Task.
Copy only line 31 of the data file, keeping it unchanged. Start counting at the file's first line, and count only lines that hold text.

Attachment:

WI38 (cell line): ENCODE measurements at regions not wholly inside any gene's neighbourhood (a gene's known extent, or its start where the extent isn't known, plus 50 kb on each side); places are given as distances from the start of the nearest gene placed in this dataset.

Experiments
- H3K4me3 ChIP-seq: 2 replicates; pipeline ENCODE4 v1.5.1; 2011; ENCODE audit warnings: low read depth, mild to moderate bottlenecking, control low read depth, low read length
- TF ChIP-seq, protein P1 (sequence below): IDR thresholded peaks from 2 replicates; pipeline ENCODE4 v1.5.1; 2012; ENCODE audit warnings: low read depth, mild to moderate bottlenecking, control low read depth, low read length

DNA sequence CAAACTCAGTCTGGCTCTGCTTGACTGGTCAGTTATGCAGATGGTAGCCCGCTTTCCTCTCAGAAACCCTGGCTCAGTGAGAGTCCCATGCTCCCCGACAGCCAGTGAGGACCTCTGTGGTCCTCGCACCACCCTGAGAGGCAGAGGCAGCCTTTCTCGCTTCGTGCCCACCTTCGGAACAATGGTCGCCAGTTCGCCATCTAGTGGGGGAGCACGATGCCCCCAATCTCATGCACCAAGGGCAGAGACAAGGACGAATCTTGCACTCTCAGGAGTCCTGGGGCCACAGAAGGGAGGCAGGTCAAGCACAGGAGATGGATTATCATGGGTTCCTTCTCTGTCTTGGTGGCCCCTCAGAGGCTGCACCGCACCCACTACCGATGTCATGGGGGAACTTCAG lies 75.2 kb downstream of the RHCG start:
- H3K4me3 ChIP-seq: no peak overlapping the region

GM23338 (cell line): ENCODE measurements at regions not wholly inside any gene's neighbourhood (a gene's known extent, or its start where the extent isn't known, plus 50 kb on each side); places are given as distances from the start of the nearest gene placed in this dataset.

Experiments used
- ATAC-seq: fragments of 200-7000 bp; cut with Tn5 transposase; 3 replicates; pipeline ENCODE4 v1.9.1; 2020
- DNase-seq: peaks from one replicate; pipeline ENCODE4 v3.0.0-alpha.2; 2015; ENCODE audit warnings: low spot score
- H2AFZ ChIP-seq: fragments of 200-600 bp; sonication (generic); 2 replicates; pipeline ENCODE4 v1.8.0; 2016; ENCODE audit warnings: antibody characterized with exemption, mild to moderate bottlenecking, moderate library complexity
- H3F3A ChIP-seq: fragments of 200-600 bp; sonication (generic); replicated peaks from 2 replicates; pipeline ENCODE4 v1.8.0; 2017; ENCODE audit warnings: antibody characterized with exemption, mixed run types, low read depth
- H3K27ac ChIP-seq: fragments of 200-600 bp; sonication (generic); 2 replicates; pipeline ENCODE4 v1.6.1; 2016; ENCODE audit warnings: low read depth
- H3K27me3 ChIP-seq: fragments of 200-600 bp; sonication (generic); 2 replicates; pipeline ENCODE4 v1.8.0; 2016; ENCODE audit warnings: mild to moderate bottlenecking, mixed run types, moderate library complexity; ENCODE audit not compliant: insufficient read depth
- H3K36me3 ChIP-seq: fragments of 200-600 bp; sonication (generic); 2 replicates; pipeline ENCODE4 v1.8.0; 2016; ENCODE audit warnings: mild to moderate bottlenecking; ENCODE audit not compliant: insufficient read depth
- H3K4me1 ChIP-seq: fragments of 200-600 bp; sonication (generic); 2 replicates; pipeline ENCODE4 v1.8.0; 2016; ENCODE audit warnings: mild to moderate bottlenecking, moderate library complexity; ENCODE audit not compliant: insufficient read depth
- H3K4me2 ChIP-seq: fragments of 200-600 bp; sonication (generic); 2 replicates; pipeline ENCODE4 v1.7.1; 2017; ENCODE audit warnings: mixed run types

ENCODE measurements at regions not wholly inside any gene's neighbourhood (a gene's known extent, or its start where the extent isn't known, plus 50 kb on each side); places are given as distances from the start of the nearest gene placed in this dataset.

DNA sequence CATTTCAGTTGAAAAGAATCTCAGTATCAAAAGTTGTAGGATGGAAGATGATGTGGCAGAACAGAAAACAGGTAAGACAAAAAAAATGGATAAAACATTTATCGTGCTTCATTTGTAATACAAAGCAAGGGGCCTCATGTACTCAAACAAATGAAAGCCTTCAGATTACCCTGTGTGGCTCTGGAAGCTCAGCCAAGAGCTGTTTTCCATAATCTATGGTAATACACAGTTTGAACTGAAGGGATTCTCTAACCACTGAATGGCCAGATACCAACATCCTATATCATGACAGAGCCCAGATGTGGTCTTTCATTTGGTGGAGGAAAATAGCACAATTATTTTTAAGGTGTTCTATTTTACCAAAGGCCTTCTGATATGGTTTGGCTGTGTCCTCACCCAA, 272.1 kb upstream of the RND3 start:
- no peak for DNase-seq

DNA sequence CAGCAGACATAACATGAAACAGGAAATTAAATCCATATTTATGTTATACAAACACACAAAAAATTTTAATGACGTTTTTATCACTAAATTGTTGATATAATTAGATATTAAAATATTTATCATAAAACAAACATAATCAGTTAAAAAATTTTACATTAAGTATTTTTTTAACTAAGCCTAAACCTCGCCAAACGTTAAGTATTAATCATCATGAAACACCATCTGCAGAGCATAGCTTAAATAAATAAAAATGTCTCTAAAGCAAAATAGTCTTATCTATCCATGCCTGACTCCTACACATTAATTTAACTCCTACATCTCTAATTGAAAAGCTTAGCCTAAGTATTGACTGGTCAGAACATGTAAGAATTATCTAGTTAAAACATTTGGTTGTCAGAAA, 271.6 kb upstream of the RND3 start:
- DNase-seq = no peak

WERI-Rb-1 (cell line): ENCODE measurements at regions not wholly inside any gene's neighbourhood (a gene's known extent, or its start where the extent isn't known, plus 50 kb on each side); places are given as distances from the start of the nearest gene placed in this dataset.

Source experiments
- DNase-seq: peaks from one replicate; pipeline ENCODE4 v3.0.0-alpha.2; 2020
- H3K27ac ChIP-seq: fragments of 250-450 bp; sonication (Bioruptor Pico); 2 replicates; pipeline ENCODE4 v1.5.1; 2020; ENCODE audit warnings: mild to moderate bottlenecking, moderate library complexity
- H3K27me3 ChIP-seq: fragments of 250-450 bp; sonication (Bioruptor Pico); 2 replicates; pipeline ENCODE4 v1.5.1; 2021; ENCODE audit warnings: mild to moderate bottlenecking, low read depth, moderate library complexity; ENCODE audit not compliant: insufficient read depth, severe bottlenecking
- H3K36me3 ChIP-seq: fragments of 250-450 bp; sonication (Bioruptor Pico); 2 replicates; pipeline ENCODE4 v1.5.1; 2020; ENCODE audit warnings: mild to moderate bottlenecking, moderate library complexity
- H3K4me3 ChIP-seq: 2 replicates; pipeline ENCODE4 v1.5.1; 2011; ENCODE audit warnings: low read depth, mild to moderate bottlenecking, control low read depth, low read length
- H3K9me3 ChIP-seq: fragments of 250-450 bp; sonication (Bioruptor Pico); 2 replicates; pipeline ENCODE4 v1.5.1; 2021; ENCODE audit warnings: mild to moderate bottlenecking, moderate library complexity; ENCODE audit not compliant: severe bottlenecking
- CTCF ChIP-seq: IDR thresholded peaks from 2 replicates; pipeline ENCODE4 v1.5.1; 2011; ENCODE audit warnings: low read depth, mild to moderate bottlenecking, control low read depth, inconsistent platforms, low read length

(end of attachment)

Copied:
- CTCF ChIP-seq: IDR thresholded peaks from 2 replicates; pipeline ENCODE4 v1.5.1; 2011; ENCODE audit warnings: low read depth, mild to moderate bottlenecking, control low read depth, inconsistent platforms, low read length